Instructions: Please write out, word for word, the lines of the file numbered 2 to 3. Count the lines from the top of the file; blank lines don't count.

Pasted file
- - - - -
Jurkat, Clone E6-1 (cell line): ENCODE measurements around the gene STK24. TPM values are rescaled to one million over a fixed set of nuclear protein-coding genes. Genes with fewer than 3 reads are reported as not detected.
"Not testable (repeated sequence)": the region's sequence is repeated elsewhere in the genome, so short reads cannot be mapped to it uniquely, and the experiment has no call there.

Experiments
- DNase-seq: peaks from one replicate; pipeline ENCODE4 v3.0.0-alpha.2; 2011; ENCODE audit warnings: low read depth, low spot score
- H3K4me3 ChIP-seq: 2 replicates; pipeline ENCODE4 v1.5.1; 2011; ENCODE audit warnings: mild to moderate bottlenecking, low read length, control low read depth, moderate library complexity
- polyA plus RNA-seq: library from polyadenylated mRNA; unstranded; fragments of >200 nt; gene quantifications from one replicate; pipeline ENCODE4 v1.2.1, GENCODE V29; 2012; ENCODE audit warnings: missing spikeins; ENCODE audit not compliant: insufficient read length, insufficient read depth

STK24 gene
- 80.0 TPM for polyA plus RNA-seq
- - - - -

"Not testable (repeated sequence)": the region's sequence is repeated elsewhere in the genome, so short reads cannot be mapped to it uniquely, and the experiment has no call there.

Experiments